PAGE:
JAIC 1977, Volume 17, Number 1, Article 4 (pp. 27 to 36)
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Journal of the American Institute for Conservation
JAIC 1977, Volume 17, Number 1, Article 4 (pp. 27 to 36)

THE CONSERVATION OF A SHENANDOAH VALLEY FRAKTUR

Elizabeth C. Hollyday




REFERENCES

Paper Conservator, The Abby Aldrich Rockefeller Folk Art Center, Williamsburg, Virginia.

Wust, Klaus, “Fraktur and the Virginia German,” Arts in Virginia, Virginia Museum, Richmond, Va., 1974, p. 9.

Seitz, May A., The History of the Hoffman Paper Mill in Maryland, Holliday Press, n. p., 1946, p. 23.

Wust, Klaus, Virginia Fraktur: Penmanship as Folk Art, Shenandoah History, P. O. Box 98, Edinburg, Va. 22824, 1972, p. 16.

Ibid., pp. 8, 10.

Ibid., p. 6.

Acryloid B72 (an ethyl methacrylate copolymer) is a non-darkening surface coating which has been tested and found to be stable by Dr. Robert Feller, The Mellon Institute, Carnegie-Mellon University, Pittsburgh, Pa. 15213.

A fourth reason for using soluble nylon was the belief that it could be removed if necessary; since treating the fraktur the conservator had learned that soluble nylon may not be reversible and may darken with time.

Weidner, Marilyn, “The Repair of the Wall Charts from the Cloister at Ephrata, Pennsylvania,” Conservation of Paintings and the Graphic Arts, The International Institute for Conservation of Historic and Artistic Works, The Lisbon Congress, 1972, pp. 975–983.

The wheat starch was obtained from TALAS, 104 Fifth Ave., N. Y. 10011. Recipe for wheat starch paste. Wheat starch (Aytex General Mills): Take one part wheat starch, and slowly stir in three parts deionized water. Refrigerate covered for several days by which time the starch should be a hard mass in the bottom of the container. Pour off the water. Take some of the soaked starch, e.g. 8 oz. and put it in the top of a double boiler. Add approximately 2 1/2 times (20 oz.) as much deionized water as starch, slowly to the pan. Actually, a Japanese method of adding water bit by bit and testing the amount be letting it roll off the fingers is used. Cook the starch in the double boiler over high heat, stirring constantly. The entire cooking time will be about one-half hour. To preserve the paste for one week, a couple of drops of Eugenol (oil of cloves) is mixed with the cooked paste (Refresher Course in Paper Conservation, Conservation of Historic and Artistic Works, Cooperstown Graduate Programs, Cooperstown, N. Y. 13326, 1974).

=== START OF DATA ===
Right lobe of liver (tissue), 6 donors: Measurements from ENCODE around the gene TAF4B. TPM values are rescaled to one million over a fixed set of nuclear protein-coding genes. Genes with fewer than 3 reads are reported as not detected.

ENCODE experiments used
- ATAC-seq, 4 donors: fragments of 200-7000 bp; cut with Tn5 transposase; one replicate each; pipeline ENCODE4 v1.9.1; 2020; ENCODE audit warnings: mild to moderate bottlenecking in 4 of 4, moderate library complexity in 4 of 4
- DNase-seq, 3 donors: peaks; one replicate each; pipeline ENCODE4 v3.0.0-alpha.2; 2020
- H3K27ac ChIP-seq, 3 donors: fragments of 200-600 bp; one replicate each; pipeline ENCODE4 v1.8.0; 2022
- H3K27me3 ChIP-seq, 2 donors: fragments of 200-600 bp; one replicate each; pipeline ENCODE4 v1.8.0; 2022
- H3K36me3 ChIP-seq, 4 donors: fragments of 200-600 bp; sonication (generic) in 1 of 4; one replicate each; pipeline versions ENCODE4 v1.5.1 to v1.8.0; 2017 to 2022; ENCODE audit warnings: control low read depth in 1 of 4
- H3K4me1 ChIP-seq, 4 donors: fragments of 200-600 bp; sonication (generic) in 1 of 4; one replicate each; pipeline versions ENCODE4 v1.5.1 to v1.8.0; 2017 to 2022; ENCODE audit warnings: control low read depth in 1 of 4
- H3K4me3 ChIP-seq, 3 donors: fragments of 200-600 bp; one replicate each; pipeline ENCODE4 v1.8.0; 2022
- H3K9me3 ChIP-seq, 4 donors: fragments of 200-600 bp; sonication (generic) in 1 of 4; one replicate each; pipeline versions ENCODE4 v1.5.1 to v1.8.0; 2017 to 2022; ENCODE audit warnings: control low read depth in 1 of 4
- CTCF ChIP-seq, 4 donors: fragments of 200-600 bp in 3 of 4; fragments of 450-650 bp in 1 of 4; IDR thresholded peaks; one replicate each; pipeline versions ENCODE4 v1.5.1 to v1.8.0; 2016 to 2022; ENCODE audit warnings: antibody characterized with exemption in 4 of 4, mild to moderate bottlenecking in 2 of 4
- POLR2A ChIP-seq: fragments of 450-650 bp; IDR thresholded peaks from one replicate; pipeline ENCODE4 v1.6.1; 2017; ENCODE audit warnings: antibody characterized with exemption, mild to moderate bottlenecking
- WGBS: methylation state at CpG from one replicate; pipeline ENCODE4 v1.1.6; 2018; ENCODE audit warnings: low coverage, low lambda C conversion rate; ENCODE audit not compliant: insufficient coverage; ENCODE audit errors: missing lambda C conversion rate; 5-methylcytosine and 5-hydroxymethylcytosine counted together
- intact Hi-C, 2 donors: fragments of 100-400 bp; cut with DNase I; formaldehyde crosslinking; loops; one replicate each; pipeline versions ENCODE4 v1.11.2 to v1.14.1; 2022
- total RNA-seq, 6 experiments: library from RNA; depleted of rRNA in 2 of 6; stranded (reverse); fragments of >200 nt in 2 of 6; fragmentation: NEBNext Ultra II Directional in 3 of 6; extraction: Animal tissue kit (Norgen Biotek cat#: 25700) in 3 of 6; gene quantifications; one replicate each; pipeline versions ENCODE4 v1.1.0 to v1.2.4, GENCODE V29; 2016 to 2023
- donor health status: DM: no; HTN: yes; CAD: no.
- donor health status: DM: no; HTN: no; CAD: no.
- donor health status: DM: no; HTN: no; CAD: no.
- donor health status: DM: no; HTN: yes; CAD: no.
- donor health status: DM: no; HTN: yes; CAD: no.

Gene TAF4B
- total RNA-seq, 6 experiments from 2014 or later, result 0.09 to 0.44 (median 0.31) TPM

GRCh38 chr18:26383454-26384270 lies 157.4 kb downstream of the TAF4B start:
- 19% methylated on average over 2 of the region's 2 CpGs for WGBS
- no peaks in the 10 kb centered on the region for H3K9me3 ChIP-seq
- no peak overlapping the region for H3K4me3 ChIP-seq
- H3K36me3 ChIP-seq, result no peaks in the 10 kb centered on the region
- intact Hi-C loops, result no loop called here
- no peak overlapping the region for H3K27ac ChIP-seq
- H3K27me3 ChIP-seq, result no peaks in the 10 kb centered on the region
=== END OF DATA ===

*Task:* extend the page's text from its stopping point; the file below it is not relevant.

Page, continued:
Had a light table been available, the largest losses could have been outlined with a pointed sable brush on the Japanese paper and pulled as above.

Japanese brushes, papers, and strainer purchased from Washi No Mise, 2583 Turk Hill Rd., Victor, N. Y. 14564. The 1970 catalog describes the brushes and their care.

Before using the wheat starch paste, it is strained through a strainer (Norikoshi). Made of horsehair, stainers require careful cleaning after use to keep the mesh open.

Purchased from Appleton Mills, P. O. Box 1899, Appleton, Wisconsin 54911.

Unless otherwise indicated most of the materials in the foregoing procedure may be obtained from TALAS. For other sources see Anne F. Clapp, Curatorial Care of Works of Art on Paper. The Intermuseum Laboratory, Allen Art Building, Oberlin, Ohio 44074.

The author recognizes that there were other possible approaches to preserving the fraktur. For instance, some conservators have not removed blanket chest frakturs at all, but protected them as much as possible in situ. Furthermore, the fraktur would not have been cut at the folds had these not been so deteriorated.


Copyright 1977 American Institute for Conservation of Historic and Artistic Works